Solution 2: Outline It

Okay, so you might not be a huge fan of outlining. Years of forced outlining for a grade in English class may have turned you off to the process a long time ago. But this is your idea, your work. You don’t have to do it in any specific format. You don’t have to explain your thoughts in detail, if you’re not ready to. It doesn’t even have to make sense.

Start by jotting down anything you think of when your idea comes to mind—in a Word document, on the back of a napkin, whatever works for you (just don’t accidentally thorw away the napkin). A place? A problem? A character’s name or a vague description of a made-up historical event? Think of the fragmented shards of information you may or may not have told someone else. It doesn’t matter how organized (or not) you present it. Sometimes, just getting it out of your head is the first of many triumphant steps.

Solution 3: Schedule It 

If your biggest struggle is finding the time to sit down and crank out a few hundred words here and there, you have to make it work to fit your lifestyle. If you work full-time and have evening obligations, you might only have time for 10 minutes of writing before bed. Ten minutes is better than zero, but the key here is to make the process part of your routine as soon as possible.

Five minutes of your lunch break, the commute home (unless you drive—please don’t write and drive!), between classes, while you’re waiting for your mocha Frapp at Starbucks—whatever works. It doesn’t have to take large chunks out of your day. Once you get better at keeping up with it, you can work toward dedicating more time to each scribble session.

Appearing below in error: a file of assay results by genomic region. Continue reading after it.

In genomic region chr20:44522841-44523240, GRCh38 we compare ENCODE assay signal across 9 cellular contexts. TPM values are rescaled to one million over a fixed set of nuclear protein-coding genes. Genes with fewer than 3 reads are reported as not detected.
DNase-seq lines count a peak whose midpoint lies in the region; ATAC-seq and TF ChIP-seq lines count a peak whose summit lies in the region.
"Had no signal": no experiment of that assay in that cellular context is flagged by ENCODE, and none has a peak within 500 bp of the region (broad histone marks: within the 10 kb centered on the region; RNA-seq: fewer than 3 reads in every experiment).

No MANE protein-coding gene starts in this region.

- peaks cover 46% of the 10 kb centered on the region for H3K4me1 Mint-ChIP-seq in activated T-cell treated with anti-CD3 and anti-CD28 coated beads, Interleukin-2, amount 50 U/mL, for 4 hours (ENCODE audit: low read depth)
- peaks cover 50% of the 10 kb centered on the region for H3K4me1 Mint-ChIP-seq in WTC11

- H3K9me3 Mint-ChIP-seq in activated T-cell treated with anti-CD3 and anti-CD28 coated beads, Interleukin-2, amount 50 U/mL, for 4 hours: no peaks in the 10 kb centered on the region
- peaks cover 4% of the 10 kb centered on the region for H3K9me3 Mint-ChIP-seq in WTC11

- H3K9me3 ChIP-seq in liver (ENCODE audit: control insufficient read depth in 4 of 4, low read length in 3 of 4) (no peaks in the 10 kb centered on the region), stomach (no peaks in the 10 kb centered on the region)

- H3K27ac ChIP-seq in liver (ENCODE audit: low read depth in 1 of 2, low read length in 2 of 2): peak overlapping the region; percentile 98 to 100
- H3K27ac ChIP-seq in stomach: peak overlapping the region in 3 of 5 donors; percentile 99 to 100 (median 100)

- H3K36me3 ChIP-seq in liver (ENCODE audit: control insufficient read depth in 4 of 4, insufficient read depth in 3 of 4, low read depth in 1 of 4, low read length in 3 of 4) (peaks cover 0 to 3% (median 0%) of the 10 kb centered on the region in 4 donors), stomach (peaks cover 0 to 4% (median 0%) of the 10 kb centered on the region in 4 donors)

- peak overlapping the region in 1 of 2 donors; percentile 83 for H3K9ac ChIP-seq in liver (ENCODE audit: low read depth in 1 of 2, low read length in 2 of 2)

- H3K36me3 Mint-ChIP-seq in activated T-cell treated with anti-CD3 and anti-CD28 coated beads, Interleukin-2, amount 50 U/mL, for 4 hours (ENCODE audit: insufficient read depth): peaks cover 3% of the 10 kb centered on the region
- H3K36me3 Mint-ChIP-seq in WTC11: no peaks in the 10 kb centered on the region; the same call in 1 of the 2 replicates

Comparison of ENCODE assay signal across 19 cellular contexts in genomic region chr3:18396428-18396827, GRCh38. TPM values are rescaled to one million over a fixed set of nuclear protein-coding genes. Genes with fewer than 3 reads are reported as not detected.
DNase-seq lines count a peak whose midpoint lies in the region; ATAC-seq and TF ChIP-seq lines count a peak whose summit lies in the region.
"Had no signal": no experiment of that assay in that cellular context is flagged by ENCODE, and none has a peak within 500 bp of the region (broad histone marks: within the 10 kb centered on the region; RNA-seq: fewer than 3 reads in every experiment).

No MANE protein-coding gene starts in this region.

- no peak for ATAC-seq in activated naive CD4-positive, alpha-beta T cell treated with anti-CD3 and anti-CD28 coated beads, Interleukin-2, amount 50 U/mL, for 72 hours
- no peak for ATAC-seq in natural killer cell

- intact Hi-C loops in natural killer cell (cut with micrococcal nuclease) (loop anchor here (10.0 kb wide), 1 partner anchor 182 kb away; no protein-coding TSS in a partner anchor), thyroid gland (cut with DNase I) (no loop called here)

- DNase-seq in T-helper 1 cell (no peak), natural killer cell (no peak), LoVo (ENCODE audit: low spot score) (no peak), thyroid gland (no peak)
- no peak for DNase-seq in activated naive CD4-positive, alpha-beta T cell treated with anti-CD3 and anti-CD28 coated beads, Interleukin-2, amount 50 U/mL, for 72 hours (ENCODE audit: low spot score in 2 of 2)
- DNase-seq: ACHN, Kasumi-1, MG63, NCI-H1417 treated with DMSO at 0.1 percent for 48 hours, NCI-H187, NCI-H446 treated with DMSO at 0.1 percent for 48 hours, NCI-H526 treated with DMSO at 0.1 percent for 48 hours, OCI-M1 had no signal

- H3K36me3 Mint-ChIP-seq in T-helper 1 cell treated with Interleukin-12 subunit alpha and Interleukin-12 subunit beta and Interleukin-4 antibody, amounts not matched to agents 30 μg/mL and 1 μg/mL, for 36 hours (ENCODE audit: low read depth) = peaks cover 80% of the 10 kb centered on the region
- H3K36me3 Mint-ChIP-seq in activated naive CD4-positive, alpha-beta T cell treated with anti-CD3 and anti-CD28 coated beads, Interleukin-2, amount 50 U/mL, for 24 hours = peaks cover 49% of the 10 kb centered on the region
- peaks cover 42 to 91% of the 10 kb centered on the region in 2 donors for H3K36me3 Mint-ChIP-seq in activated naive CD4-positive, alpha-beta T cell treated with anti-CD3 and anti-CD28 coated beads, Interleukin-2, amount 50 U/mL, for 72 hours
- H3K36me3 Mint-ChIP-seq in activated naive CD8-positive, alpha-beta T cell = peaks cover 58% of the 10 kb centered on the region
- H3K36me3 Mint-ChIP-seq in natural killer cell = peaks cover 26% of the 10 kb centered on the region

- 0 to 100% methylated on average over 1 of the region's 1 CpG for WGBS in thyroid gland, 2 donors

June already? Camp NaNoWriMo is upon us! Check out our tips for making time to write when you don’t have any.

Don’t get discouraged if you’re still having trouble getting your ideas out. It’s a skill, just like learning to read. No one is going to steal your idea. And if they do, well, they’re dumb. You thought of it first.

Give it time, and be patient. You are a writer with an idea. You are more powerful, and capable, than you know.

Do you have a “writer problem” that you can’t seem to find a solution to? Leave a comment or tweet @MegDowell with the hashtag #NRSaturdaySolutions and we might help you solve your problem in next week’s post!

Image courtesy of Novelty Revisions.

Writing a Novel

It’s not an easy task, and not everyone can do it. But there’s no harm in trying.

My advice? One project at a time. Don’t cheat on your novel with another one. I hate it when I’m just browsing around discussion boards featuring novel-writing and I read comments like, “Well, I’ve started a couple books, but I never finish them, because I just keep getting new ideas that are better than the old ones, so I start a new one without finishing the old one.”

Brain implosion.